Alberta...keep doin yuh do and doh study it if people eh replyin too much to yuh posts dem.  I eh think is because people not interested.
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Offline elan

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Re: Building a framework for TNT Football
« Reply #18 on: July 07, 2006, 04:14:21 PM »
I understand what you say palos. I not coming down on anyone cause I like the bachannal too. But it does worry me to see that we have everything within reach, but we do not grab it with any true vigor and passion.  I was hesistant to post about the ODP, because I think the TD may have this kind of frame work in mind seeing that he was involved US soccer for so long.

Implimentation of such programs I know can be very daunting,but we have to be diligent and persistent about our next step.  We need to focus on more technical ability with the youths. Being that we grow up in more or less a footballing culture, we have an inate ability when it comes to tactical work. What, consistently fails us however, is our ability to carry out technical demands (shooting, finishing, defending 1v1, heading, receiving and passing). Most of our youth training is neither purely technical nor tactical, it is mainly functional. We need to enable our coaches to differentiate the methods of coaching and how they are applied.

I believe that from U-9 - U16 level we need to follow the Dutch method. I know a lot of people want us to adopt the Brazilian Method, but you have to realize that the brazilian style is highly technical. Maybe we can transition into (Brazillian Method) that from the U-18 level and on into our senior teams after the foundation has been built.

Alberta I believe I understand your sense of urgency. I think you are right, it has to be done and it has to be done now. There would be no better time.
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Offline AB.Trini

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Re: Building a framework for TNT Football
« Reply #19 on: July 07, 2006, 05:10:46 PM »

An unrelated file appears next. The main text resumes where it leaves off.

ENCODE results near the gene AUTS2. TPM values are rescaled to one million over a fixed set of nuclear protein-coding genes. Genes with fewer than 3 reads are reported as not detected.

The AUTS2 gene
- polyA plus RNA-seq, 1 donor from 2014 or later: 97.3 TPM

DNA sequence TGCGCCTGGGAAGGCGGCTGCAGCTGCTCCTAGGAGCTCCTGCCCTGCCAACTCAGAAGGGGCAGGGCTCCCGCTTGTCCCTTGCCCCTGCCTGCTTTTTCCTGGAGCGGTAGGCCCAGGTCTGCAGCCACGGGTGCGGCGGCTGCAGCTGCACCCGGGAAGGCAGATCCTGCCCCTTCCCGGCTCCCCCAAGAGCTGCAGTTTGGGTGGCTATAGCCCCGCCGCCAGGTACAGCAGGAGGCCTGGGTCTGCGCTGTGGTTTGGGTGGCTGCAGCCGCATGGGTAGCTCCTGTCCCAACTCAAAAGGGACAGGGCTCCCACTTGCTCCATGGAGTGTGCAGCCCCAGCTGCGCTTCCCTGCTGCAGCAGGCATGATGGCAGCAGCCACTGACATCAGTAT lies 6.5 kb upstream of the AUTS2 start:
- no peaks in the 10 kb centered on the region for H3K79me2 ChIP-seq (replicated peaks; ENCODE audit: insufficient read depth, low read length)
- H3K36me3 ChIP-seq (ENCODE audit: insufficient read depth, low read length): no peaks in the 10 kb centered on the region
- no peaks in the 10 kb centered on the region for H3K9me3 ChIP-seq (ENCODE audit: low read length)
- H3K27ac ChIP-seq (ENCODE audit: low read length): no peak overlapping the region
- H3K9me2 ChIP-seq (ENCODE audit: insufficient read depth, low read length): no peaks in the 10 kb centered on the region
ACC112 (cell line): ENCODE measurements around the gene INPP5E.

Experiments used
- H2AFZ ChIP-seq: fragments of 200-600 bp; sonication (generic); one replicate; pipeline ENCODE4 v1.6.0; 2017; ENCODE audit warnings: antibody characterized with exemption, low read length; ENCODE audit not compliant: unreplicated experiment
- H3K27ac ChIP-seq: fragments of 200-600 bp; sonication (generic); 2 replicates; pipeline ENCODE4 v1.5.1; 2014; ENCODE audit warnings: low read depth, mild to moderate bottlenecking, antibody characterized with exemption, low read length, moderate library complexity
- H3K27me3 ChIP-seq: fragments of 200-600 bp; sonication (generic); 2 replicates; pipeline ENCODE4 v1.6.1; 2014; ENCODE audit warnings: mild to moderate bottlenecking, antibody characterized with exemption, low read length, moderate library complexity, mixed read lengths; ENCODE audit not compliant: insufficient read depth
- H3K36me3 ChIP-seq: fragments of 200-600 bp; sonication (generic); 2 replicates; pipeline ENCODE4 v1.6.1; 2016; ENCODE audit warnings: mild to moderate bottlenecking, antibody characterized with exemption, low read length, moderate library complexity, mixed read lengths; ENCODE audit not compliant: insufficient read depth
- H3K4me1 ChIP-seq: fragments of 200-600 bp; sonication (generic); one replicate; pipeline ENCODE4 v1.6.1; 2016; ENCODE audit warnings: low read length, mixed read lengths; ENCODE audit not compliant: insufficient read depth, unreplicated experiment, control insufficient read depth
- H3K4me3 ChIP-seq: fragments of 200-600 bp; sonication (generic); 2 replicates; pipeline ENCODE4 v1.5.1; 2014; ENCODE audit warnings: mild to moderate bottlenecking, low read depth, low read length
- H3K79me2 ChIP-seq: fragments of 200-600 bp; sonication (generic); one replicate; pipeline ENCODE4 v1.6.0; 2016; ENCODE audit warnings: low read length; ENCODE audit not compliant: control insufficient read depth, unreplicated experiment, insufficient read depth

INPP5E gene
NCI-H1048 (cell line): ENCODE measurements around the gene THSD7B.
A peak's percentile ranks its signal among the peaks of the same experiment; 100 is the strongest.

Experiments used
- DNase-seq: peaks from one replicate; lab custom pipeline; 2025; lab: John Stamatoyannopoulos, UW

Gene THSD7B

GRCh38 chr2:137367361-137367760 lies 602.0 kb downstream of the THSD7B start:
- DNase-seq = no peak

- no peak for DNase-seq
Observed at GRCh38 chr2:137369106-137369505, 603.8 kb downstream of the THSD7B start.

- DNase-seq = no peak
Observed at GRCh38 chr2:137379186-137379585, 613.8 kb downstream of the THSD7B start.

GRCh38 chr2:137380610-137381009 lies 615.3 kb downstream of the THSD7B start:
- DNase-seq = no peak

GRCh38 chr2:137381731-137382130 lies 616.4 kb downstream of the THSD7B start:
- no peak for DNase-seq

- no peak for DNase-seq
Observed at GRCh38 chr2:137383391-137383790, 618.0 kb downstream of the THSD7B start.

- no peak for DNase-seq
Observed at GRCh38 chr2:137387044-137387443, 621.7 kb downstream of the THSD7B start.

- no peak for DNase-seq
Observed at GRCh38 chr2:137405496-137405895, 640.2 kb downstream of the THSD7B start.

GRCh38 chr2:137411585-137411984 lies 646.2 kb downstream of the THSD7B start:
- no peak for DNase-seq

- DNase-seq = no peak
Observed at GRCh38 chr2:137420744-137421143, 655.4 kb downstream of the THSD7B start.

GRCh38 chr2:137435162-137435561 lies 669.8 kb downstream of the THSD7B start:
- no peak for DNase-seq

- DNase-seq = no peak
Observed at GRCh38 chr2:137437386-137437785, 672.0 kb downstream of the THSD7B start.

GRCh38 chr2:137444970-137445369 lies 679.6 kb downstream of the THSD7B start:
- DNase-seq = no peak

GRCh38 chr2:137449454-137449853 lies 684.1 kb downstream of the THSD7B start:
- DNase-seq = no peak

This eh about me nah; I just hpoing someone will take heed and put "we house in order"

CONCACAF willl get stronger and it is just a matter of time before Barbados and St.Kitts start tuh make it very competitive to get through. I doh feel  group qualifying is an automatic anymore. Other teams gearing up a smuch as we gear up for teams like England.

Offline Rastaman

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Re: Building a framework for TNT Football
« Reply #20 on: July 07, 2006, 07:05:49 PM »
My 2 cents


It has to start at the Primary School level. Primary School Football is almost non existant. That is where the structure and the emphasis has to be placed.   Back in my day no one really played football before Secondary School (guaranteed this is some time now) that is why we are late bloomers in terms of football development. Unless you going to some coaching school you not getting exposed to any kinda systematic approach to football before you are 11 or 12. By this time in other countries you are already going to the "National Training Centre" if not sent to a Professional team.

At 11 or 12 our players are only now starting so our national teams are 5 or 6 yrs behind the rest.

Send the best coaches to the primary schools

Change our curriculum to include sports. Not just football but Netball and other sports too.

Do he same at High Schools. Let the children have to balance books and Sports, not for just one term but year round.

When we start this we will see the beneifts in yrs to come. We might not need the NTCs then, or setting them up will be easier because we would have a better player pool to chose from.

Offline doc

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Re: Building a framework for TNT Football
« Reply #21 on: July 07, 2006, 08:04:06 PM »
The current TD was entrenched in the US system and I would assume quite familiar with it. At this stage I would assume that the plan isn't the peoblem, but rather the implementation. I've been recently informed that the TD has been at long last, given the green light to staff his office. All the relevant information regarding the TTFF and its program should be available on its website. Why isn't it?

I tried to communicate the idea that the official website of the TTFF should be more than a Senior team magazine and what type of information must be included. The email could not be delivered because the mailbox is full. Another one man operation by TTFF ??? We made a big splash in Germany, got a lot of attention so traffic to the TTFF website would be up. What would a visitor find? nothing of substance. Was TTFF and JW preparing for this outcome? What would that traffic mean to our sponsors? and on and on .....

Check this earlier piece from Flex site. I thought it was a useful datum for forginging ahead. http://disc.server.com/discussion.cgi?disc=209703;article=29;title=News%20%26%20Reports
« Last Edit: July 07, 2006, 08:08:15 PM by doc »
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Offline AB.Trini

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Re: Building a framework for TNT Football
« Reply #22 on: October 01, 2006, 07:59:40 PM »
How we doing  with the building  framework so far?

Offline AB.Trini

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Re: Building a framework for TNT Football
« Reply #23 on: March 19, 2007, 09:57:33 PM »
What kind of a framework do we presently have to sustain the quality of our program?